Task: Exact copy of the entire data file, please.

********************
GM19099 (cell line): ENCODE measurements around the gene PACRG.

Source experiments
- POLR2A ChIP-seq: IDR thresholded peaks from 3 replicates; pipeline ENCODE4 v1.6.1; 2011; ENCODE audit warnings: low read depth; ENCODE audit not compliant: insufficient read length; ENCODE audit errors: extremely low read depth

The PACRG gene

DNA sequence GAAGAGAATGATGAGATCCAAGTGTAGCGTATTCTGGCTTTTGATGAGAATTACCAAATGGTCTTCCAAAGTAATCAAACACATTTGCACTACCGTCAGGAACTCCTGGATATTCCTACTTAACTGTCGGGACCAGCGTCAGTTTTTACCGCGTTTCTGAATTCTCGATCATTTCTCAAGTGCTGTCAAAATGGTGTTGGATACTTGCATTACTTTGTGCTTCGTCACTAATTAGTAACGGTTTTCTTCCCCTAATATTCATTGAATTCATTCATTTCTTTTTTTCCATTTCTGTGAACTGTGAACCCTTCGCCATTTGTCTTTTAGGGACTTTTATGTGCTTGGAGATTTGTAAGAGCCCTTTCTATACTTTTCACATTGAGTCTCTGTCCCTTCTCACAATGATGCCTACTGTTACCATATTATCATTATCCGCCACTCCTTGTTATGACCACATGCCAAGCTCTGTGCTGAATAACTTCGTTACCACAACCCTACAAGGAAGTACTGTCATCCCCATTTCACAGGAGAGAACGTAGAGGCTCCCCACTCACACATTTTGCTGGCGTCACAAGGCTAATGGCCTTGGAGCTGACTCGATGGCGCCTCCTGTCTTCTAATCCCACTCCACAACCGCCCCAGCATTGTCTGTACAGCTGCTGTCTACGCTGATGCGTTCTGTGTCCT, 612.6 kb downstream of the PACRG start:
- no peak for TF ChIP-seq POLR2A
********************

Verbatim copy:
GM19099 (cell line): ENCODE measurements around the gene PACRG.

Source experiments
- POLR2A ChIP-seq: IDR thresholded peaks from 3 replicates; pipeline ENCODE4 v1.6.1; 2011; ENCODE audit warnings: low read depth; ENCODE audit not compliant: insufficient read length; ENCODE audit errors: extremely low read depth

The PACRG gene

DNA sequence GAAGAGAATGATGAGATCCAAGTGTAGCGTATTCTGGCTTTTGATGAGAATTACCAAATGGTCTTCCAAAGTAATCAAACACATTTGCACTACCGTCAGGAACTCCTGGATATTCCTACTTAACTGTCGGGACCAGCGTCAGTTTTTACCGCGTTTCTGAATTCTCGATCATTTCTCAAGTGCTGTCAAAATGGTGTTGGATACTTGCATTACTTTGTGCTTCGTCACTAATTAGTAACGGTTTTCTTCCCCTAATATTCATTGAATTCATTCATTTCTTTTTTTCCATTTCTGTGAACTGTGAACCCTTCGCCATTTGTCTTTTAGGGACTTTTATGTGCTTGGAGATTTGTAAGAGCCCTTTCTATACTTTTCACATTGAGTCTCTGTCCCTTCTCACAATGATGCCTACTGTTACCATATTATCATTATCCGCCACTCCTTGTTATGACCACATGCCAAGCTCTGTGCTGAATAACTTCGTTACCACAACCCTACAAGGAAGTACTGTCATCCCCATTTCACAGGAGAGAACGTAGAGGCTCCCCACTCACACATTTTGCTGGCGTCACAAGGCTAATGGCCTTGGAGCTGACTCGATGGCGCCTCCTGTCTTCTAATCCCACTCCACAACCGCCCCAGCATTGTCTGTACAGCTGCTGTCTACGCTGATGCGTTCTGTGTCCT, 612.6 kb downstream of the PACRG start:
- no peak for TF ChIP-seq POLR2A